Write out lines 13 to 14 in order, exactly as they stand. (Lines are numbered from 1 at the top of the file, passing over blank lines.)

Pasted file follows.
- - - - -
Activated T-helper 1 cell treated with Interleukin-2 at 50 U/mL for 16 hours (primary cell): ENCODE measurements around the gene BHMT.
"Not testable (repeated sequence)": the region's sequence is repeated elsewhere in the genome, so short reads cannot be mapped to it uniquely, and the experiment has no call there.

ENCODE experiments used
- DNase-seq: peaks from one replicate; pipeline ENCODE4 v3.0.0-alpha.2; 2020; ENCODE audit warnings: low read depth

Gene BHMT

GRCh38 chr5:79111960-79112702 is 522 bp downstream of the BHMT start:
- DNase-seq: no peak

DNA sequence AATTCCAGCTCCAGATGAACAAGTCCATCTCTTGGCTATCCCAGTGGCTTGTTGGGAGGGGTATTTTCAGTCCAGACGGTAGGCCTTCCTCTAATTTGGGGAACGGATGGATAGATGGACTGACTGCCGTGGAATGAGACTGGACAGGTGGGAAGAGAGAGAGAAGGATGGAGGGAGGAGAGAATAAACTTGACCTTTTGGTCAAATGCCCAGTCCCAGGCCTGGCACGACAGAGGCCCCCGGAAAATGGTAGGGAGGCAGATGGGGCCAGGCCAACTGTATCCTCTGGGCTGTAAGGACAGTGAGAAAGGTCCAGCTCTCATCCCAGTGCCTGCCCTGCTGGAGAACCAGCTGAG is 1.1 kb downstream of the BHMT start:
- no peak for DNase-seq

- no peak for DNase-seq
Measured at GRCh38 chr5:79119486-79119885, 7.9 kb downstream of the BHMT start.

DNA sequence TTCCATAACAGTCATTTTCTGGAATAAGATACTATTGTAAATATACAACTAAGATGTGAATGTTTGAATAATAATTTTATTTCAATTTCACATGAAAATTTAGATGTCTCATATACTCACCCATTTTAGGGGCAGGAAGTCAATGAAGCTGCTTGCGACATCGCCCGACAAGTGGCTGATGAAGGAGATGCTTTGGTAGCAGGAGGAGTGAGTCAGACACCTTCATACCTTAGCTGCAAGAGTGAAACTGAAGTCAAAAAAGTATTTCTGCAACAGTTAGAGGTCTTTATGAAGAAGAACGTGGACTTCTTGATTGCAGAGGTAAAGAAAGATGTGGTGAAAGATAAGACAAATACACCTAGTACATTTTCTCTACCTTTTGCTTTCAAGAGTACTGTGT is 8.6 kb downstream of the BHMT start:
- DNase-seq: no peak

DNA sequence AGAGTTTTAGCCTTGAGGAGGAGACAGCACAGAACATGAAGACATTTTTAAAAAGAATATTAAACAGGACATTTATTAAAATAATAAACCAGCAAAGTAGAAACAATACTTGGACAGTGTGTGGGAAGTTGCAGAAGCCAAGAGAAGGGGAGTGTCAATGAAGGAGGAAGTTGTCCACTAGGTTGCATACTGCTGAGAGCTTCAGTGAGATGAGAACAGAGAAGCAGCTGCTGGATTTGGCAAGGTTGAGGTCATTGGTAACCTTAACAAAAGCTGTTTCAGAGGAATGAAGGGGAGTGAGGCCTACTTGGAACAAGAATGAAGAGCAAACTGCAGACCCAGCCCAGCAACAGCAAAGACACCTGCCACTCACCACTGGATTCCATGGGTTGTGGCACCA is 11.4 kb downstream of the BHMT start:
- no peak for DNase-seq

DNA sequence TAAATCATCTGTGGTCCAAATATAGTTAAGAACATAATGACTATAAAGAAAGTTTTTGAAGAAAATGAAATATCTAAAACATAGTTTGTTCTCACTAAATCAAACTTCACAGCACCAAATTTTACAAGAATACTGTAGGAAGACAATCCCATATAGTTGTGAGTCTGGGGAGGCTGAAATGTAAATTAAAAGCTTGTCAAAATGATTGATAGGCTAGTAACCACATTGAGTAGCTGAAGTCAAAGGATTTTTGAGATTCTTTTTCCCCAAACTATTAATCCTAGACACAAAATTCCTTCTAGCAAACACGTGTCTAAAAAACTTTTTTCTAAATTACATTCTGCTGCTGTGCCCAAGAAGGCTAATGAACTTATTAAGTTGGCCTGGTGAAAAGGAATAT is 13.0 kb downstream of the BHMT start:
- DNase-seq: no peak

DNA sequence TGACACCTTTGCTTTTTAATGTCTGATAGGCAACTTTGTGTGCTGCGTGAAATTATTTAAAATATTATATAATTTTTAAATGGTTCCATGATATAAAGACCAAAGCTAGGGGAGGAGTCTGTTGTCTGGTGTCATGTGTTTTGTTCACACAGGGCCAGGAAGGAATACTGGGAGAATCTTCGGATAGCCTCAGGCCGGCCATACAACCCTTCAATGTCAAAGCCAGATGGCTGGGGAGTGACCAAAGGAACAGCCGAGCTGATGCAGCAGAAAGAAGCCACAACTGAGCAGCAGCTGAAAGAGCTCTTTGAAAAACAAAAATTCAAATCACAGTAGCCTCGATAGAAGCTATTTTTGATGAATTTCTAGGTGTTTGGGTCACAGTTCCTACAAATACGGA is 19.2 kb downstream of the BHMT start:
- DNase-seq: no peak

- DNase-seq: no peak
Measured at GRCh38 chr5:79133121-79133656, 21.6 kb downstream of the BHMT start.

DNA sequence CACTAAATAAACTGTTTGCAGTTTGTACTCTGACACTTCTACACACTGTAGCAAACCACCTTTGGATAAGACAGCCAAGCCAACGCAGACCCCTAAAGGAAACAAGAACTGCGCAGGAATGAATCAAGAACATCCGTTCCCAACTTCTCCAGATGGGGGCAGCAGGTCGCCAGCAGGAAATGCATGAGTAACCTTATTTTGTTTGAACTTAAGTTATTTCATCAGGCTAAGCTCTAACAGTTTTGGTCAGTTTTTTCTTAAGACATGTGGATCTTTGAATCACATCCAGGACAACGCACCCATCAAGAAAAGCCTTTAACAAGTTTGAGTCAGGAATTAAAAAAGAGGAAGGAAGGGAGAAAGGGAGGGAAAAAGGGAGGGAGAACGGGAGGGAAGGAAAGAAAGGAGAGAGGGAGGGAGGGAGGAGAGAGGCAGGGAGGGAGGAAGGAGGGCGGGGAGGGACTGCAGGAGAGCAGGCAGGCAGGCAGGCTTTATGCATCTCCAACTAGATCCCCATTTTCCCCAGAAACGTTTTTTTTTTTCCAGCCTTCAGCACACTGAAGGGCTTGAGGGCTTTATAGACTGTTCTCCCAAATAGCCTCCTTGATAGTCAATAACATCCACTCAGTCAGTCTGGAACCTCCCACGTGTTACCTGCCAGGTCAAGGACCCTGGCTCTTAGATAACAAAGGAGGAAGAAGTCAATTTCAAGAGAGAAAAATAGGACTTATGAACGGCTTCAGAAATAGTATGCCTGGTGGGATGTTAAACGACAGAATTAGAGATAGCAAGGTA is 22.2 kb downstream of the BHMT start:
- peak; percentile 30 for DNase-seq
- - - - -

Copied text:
- DNase-seq: no peak

DNA sequence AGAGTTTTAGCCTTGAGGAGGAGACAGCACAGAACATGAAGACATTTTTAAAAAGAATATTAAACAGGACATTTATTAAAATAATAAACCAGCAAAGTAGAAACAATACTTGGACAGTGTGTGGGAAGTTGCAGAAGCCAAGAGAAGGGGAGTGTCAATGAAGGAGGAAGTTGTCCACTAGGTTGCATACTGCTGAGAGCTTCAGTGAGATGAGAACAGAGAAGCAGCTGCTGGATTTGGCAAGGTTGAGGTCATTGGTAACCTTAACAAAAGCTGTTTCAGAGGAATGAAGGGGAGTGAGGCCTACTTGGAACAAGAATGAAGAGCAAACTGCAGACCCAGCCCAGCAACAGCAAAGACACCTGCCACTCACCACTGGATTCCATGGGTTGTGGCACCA is 11.4 kb downstream of the BHMT start: